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Survey a ploy to discredit Musa, claims Salleh

Sabah Legislative Assembly Speaker, Salleh Said Keruak
KOTA KINABALU: Sabah Umno deputy chief Salleh Said Keruak today hit out at a survey on Sabah which he claimed was the work of certain people who want to discredit Chief Minister Musa Aman and see him toppled.
He said that the poll was commissioned by those with an agenda and was aimed at demoralising Musa and the Barisan Nasional machinery.
Salleh was commenting on an online news report which claimed that voter satisfaction of Musa in the state has dropped significantly.
The report quoted the survey carried out by the Merdeka Centre for Opinion Research. According to the poll, voter satisfaction towards the chief minister had nose-dived from 60% in November 2009 to 45% in September 2012.
The survey was carried out between Sept 6 and 17 to gauge voters’ perceptions of current developments in Sabah.
A total of 829 registered voters were interviewed for the poll done through fixed line and mobile telephones. The respondents, representing an electoral profile of Sabah, comprised Muslim Bumiputera (51%), non-Muslim Bumiputera (29%) and Chinese (20%) respondents.
Salleh said he did not think that the chief minister’s popularity had dipped based on the results of the survey.
“Musa is not taking part in a popularity contest. Some of the decisions he has to make, no matter how unpopular with a small group of people, are for the betterment of all,” he said.
“For example, the issuance of community titles for people in rural areas. The opposition has harped on this issue, saying it is unfair, but our chief minister has implemented it, taking fully into account the welfare of the people.
“If individual titles were to be issued, chances are they would be sold off for a quick gain. So Musa wants these people to own the land forever and to pass it on to future generations.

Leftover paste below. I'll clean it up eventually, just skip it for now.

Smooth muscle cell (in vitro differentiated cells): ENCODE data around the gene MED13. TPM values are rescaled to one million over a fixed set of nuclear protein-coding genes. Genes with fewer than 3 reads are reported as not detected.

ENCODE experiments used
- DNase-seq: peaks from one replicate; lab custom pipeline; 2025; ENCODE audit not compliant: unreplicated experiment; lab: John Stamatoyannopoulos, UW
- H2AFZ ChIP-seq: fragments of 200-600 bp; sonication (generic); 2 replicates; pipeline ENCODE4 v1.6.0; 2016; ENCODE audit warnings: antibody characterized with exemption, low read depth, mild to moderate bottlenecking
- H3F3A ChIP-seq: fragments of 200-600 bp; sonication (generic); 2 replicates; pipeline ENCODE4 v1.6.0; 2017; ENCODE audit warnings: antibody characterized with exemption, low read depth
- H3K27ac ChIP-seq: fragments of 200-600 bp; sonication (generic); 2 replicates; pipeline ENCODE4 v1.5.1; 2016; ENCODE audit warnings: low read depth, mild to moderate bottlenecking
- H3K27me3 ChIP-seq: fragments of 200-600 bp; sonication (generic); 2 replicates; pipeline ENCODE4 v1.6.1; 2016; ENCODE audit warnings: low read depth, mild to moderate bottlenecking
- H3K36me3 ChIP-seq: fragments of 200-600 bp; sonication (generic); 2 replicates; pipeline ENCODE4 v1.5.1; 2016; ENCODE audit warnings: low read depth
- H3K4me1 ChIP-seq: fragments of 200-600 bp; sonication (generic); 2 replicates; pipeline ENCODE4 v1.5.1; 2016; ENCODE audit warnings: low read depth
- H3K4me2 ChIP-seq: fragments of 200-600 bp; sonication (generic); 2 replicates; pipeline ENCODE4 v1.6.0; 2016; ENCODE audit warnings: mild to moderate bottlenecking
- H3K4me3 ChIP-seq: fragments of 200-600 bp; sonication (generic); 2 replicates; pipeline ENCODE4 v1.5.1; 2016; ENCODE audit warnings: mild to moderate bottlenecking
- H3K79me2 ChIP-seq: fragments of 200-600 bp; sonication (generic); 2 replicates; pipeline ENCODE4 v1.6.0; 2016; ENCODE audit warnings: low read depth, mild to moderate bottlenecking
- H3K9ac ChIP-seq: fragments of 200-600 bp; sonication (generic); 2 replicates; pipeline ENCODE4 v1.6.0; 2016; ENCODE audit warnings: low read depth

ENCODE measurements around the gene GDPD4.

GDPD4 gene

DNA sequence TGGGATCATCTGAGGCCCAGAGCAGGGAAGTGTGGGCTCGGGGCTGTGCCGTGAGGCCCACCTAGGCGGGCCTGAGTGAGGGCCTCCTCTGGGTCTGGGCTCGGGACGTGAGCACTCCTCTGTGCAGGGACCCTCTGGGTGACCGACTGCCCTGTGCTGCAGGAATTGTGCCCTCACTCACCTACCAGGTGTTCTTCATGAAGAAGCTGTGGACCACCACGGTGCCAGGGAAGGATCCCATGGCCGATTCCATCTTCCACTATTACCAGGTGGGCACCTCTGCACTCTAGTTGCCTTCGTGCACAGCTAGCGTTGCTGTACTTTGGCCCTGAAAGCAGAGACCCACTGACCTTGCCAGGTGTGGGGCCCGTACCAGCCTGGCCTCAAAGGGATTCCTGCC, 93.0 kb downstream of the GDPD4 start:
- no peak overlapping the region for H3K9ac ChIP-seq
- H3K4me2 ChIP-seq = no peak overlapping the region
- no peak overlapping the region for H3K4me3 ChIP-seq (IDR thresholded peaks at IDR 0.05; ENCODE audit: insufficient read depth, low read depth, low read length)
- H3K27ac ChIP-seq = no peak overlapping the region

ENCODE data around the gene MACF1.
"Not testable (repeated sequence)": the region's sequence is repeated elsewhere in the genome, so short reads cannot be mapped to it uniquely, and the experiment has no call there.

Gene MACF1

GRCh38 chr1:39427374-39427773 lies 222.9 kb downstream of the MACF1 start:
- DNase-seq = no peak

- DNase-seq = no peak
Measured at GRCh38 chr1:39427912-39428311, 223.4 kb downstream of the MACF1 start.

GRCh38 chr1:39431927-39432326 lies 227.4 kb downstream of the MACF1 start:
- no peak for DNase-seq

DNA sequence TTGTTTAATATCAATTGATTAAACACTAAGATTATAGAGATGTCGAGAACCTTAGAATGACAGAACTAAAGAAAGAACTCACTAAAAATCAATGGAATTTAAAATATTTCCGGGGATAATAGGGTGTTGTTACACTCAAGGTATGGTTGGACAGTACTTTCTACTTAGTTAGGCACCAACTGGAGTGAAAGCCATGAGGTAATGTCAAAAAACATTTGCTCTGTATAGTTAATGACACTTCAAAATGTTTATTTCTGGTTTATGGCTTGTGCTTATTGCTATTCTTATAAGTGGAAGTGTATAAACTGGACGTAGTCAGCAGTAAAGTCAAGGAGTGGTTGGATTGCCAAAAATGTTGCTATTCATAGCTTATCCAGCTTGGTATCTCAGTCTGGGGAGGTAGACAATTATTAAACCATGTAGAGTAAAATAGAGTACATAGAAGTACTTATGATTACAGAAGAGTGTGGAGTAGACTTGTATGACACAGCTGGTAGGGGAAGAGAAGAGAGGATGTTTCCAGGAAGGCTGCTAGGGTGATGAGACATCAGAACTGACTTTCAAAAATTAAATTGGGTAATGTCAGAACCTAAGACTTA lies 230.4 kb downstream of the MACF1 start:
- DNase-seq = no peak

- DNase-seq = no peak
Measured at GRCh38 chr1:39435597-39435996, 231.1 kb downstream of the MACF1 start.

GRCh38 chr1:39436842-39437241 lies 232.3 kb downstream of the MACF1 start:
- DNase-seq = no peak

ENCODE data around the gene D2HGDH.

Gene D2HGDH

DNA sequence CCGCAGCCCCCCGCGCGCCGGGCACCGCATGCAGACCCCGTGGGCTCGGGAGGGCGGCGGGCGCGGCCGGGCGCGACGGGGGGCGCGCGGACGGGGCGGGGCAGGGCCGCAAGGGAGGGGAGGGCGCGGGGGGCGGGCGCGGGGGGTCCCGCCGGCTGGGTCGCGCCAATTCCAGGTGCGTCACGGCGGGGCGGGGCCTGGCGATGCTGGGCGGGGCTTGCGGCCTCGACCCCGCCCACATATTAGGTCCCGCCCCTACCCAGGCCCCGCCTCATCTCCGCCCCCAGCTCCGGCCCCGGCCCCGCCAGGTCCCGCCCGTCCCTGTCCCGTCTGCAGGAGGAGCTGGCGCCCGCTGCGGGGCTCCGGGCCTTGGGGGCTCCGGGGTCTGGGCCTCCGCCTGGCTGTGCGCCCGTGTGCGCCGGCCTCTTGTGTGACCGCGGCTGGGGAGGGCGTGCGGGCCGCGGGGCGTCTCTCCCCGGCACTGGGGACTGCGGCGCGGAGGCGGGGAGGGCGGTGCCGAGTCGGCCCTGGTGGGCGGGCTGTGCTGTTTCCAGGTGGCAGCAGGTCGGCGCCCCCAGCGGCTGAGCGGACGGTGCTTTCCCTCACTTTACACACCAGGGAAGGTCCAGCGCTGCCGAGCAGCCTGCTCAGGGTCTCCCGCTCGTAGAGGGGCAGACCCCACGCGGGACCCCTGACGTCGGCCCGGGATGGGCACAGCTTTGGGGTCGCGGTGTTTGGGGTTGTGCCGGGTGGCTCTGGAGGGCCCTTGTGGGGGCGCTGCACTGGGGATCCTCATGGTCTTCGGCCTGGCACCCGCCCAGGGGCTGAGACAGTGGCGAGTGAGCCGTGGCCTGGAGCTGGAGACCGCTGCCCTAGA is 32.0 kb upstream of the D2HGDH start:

“Now, it may be an unpopular decision with some, but that was done with the future in mind.”
Businesses doing well
Salleh also pointed out that all major issues were thoroughly discussed in the Cabinet before decisions were made.
Contrary to what the survey had portrayed, he said investments by foreigners were on the rise and generally most businesses were doing well.
Salleh believed that the survey was done in view of the coming general election.
“The poll was commissioned by those with an agenda, and this could have been from among the opposition or those who wish to see Musa toppled,” he added. “It is a mere ploy to try and discredit Musa.”
Salleh also said that opinion polls and surveys, if not properly carried out, can be flawed and disrespectful to certain parties.
“Even the wording of the questions [in the survey] can influence a person to say things he never intended to say in the first place,” he said.
“The way a question is worded would affect the answers that you get. Some questions do not give the respondent the chance to offer mixed reactions as the questions insist on a definitive answer,” he said.
“Respondents, if interviewed in a group, would tend to give the same responses as they would prefer to follow the herd mentality.
“It is different when a person is interviewed individually where his or her responses would be more accurate.”

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